Convergence into a square box of side 150 km, circumnavigated by three aircraft in the moist layer, reached about 3.5 × 10−5 s−1 near cloud base. The upward flux of water vapor at cloud base was about 0.25 g m−2 s−1, equivalent to rain of intensity 0.9 mm h−1 with 100% conversion of the vapor. During this time mean rainfall rates over the area, and peaks averaged over 18 km2, increased from 0.2 to 0.7, and 23 to 39 mm h−1, respectively. Areas of small rainfall rate merged. High towers became taller and more numerous, but remained the same size, ∼50 km2 in area at altitude 7 km, for echo cores of intensity 29 dBZ.

A gust front at the ship Oceanographer was associated with one of the cloud bands., it was found that the band propagated discontinuously by new growth in its leading side. It featured a mesoscale pattern of updrafts in front and downdrafts behind, the downdrafts originating near altitude 2.5–3 km. A tentative conclusion is drawn that convective circulations tended to generate horizontal momentum near cloud base. The longitudinal rolls obtained theoretically by Sun (1978), for conditions of relatively strong buoyancy, match the observed bands well.

Cumulonimbus clouds reaching 15 km grew only out of an environment already moistened by lesser clouds. Cloud towers a few kilometers wide were photographed. Such towers were linked with groups of echoes identified from a high-resolution display of three-dimensional radar scans. This “wall chart” revealed that echoes were multicellular, and moved with widely differing velocities. It is deduced that individual echo groups yielded local winds of speed exceeding those in the environment. The lesser echo groups were part of a population having log-normally distributed properties. Those which yielded reflectivities as high as 46 dBZ were a different population; they were elongated norlh-northeast to south-southwest, a direction corresponding to that of a confluence asymptote at ∼950 hpa discerned from satellite data.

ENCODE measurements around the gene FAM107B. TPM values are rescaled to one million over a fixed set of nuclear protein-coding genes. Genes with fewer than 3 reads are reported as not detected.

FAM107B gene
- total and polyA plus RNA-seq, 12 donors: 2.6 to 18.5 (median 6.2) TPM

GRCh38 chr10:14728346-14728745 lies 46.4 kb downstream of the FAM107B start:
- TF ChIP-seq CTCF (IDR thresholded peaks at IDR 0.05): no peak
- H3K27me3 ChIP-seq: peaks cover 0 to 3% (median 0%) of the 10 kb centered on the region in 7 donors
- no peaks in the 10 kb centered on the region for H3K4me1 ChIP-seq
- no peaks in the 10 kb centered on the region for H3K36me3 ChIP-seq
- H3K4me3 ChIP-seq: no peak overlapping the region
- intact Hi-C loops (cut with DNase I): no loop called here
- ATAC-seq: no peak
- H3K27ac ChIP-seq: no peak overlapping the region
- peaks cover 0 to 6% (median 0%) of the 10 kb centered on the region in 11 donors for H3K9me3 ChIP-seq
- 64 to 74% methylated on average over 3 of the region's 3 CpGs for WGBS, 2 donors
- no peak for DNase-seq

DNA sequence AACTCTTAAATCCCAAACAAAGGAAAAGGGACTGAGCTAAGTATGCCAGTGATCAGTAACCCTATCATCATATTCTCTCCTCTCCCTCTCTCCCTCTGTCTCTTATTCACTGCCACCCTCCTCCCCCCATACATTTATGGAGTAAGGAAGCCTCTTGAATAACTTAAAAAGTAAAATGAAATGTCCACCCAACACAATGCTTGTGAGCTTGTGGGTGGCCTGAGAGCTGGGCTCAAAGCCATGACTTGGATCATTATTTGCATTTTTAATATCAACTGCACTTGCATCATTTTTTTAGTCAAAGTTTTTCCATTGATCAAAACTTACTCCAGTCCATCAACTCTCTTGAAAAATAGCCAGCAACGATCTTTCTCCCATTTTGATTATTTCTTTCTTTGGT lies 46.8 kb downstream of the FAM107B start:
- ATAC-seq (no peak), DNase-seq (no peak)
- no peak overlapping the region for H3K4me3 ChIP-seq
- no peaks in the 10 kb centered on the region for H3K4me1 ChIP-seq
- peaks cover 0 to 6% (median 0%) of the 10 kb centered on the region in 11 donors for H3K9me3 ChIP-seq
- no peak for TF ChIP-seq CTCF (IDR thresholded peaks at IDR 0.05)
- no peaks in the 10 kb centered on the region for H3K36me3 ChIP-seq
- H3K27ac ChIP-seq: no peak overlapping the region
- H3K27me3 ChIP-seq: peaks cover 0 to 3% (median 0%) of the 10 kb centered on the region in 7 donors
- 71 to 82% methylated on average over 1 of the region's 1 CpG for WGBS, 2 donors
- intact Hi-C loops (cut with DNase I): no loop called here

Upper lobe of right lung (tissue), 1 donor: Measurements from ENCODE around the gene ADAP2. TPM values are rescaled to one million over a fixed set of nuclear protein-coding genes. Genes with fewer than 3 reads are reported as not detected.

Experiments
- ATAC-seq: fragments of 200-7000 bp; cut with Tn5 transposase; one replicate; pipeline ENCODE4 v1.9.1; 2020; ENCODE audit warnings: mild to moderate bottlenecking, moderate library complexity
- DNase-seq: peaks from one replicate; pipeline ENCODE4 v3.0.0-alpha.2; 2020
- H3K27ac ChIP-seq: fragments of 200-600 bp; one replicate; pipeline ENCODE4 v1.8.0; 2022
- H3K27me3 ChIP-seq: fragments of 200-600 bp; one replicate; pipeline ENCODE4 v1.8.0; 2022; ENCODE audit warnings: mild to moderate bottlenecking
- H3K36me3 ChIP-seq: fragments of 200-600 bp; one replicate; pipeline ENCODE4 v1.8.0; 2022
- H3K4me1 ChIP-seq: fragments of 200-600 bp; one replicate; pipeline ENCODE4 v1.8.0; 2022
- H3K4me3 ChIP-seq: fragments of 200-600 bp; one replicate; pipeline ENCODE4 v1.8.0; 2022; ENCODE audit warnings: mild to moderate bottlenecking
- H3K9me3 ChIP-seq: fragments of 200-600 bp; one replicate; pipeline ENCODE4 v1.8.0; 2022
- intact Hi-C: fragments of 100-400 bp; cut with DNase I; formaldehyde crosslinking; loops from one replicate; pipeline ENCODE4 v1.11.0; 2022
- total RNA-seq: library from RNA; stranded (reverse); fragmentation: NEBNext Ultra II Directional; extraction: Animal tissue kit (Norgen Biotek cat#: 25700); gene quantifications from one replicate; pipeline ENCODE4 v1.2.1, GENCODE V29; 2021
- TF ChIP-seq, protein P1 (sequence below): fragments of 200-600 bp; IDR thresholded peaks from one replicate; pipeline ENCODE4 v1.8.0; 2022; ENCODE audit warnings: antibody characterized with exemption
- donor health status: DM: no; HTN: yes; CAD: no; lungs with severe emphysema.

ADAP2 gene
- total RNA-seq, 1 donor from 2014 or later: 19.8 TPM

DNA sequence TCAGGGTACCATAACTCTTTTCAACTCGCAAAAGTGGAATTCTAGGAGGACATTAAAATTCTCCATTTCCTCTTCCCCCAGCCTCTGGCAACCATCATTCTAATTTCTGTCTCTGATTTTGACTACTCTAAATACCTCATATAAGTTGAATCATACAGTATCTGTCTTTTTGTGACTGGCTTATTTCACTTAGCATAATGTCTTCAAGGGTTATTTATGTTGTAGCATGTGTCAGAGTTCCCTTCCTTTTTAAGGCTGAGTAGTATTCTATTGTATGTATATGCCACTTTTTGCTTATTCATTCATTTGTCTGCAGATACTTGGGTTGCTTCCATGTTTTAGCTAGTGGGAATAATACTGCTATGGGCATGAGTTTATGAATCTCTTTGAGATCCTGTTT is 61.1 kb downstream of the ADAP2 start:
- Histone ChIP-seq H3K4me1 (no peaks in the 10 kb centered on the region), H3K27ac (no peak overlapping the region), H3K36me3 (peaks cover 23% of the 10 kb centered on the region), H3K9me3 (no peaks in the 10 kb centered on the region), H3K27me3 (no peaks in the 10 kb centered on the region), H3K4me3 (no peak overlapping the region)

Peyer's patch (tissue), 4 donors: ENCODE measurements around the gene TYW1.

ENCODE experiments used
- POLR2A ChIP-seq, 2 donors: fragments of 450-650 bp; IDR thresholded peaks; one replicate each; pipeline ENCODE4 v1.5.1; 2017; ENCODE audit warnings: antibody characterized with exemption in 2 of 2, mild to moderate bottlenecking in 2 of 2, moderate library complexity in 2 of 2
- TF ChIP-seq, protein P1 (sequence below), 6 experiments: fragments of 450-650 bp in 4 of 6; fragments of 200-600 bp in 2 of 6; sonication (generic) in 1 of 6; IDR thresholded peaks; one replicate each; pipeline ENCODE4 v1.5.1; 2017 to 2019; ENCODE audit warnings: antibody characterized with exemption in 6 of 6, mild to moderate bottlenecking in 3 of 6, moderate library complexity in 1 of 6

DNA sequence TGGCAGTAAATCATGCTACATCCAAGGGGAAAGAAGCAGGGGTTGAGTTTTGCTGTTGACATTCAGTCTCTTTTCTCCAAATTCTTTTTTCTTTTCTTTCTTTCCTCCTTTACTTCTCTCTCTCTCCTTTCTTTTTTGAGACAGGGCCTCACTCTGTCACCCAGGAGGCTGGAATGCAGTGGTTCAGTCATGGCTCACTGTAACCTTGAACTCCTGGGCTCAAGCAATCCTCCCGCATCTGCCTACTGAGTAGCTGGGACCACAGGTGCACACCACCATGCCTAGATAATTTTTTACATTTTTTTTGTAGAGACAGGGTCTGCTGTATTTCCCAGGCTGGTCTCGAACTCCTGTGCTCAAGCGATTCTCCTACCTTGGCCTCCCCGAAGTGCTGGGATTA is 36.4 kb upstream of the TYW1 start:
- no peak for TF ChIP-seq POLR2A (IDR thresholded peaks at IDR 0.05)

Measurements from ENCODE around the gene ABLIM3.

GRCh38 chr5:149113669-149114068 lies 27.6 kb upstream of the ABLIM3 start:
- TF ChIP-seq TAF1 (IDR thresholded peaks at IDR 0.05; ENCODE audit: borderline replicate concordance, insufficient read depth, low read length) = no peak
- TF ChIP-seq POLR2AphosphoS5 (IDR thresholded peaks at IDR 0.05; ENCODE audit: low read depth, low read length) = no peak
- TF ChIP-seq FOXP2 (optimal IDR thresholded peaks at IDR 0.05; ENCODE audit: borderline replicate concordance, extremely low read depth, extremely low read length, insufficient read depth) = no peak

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C. M. R. Platt, S. A. Young, R. T. Austin, G. R. Patterson, D. L. Mitchell, and S. D. Miller

Abstract

This paper presents further results on the optical properties of tropical and equatorial cirrus using the light detecting and ranging (lidar) radiometer (LIRAD) method. The results were obtained from observations in the Maritime Continent Thunderstorm Experiment (MCTEX). Values were obtained of cirrus cloud backscatter coefficient, infrared (IR) emittance, optical depth and absorption coefficient, cloud height and depth, and backscatter-to-extinction ratio. The values agree well with previous results obtained on equatorial cirrus in the Pilot Radiation Observation Experiment (PROBE) and extend those results to lower temperatures. Observations made of lidar linear depolarization ratio show similar trends to those observed in PROBE, extending those results to lower temperatures.

Regressions of cloud IR emittance and absorption coefficients are performed as a preliminary tropical dataset for both cloud-resolving and climate models. These regressions are compared with previous regressions on midlatitude and tropical synoptic cirrus clouds. The IR absorption coefficients in tropical and equatorial cirrus appear to be larger than in midlatitude cirrus for temperatures less than −40°C, with the difference increasing toward low temperatures. Thus, a significantly different relationship may be appropriate for tropical cirrus compared to midlatitude cirrus clouds.

Effective diameters of small particles in the colder tropical clouds are also measured using the ratio of visible extinction to infrared absorption. A new treatment of multiple scattering is used to correct the ratios. Effective diameters range from 6 to 9.3 μm at the colder temperatures.